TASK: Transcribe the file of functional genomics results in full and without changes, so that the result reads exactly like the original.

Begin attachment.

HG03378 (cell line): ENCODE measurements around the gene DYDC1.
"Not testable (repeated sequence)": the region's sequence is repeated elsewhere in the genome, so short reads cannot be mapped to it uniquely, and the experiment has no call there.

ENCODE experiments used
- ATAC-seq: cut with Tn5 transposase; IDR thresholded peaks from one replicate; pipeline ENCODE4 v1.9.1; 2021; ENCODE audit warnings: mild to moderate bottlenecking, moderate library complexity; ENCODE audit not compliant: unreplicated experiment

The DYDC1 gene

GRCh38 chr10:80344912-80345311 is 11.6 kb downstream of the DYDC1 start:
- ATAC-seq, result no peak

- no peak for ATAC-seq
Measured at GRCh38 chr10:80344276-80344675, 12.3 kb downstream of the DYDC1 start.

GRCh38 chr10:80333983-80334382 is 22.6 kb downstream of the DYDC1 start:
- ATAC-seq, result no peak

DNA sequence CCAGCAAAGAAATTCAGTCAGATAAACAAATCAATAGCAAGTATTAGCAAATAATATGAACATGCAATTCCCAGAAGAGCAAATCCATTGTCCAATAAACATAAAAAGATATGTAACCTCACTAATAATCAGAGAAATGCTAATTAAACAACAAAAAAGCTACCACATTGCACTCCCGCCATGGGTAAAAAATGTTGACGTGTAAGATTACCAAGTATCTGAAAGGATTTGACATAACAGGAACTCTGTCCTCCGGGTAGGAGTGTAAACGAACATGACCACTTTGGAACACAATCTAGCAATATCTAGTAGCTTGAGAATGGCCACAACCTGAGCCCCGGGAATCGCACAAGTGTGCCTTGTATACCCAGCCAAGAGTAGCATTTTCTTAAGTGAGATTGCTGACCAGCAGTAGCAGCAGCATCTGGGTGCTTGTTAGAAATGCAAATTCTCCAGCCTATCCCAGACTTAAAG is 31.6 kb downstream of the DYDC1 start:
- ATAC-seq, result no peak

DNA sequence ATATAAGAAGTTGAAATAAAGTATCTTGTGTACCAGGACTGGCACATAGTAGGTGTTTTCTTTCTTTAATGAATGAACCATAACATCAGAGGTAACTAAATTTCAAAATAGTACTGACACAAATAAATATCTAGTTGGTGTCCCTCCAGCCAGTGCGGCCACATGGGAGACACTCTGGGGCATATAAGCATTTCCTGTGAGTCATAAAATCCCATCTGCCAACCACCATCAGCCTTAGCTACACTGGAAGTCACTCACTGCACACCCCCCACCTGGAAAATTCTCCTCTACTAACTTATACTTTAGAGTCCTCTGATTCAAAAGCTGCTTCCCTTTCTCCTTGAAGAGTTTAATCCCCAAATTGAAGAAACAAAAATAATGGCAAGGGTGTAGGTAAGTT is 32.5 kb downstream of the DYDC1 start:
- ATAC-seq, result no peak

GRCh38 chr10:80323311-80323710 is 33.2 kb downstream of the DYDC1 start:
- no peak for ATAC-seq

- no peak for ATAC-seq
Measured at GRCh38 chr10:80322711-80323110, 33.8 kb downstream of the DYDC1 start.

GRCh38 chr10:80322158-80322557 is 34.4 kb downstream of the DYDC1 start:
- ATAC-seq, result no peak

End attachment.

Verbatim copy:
HG03378 (cell line): ENCODE measurements around the gene DYDC1.
"Not testable (repeated sequence)": the region's sequence is repeated elsewhere in the genome, so short reads cannot be mapped to it uniquely, and the experiment has no call there.

ENCODE experiments used
- ATAC-seq: cut with Tn5 transposase; IDR thresholded peaks from one replicate; pipeline ENCODE4 v1.9.1; 2021; ENCODE audit warnings: mild to moderate bottlenecking, moderate library complexity; ENCODE audit not compliant: unreplicated experiment

The DYDC1 gene

GRCh38 chr10:80344912-80345311 is 11.6 kb downstream of the DYDC1 start:
- ATAC-seq, result no peak

- no peak for ATAC-seq
Measured at GRCh38 chr10:80344276-80344675, 12.3 kb downstream of the DYDC1 start.

GRCh38 chr10:80333983-80334382 is 22.6 kb downstream of the DYDC1 start:
- ATAC-seq, result no peak

DNA sequence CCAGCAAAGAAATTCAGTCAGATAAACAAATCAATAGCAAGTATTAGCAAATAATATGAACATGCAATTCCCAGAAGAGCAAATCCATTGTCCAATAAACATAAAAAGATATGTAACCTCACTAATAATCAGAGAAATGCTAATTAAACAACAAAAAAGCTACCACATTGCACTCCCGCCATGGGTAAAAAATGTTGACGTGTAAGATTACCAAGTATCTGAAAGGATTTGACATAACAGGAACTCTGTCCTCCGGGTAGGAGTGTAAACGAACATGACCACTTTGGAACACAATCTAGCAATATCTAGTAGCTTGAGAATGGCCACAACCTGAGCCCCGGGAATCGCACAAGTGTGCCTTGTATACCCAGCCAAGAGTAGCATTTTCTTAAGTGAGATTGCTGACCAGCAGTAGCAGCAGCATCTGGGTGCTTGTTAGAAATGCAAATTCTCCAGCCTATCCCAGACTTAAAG is 31.6 kb downstream of the DYDC1 start:
- ATAC-seq, result no peak

DNA sequence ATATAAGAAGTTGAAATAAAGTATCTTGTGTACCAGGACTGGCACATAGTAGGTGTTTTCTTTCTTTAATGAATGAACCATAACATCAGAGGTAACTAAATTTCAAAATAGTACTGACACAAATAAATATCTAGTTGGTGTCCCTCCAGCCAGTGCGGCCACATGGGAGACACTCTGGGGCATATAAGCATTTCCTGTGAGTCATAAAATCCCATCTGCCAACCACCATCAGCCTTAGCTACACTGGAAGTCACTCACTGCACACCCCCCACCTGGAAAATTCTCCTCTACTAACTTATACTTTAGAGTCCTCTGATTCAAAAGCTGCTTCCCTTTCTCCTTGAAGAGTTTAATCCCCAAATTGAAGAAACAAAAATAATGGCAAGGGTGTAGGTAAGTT is 32.5 kb downstream of the DYDC1 start:
- ATAC-seq, result no peak

GRCh38 chr10:80323311-80323710 is 33.2 kb downstream of the DYDC1 start:
- no peak for ATAC-seq

- no peak for ATAC-seq
Measured at GRCh38 chr10:80322711-80323110, 33.8 kb downstream of the DYDC1 start.

GRCh38 chr10:80322158-80322557 is 34.4 kb downstream of the DYDC1 start:
- ATAC-seq, result no peak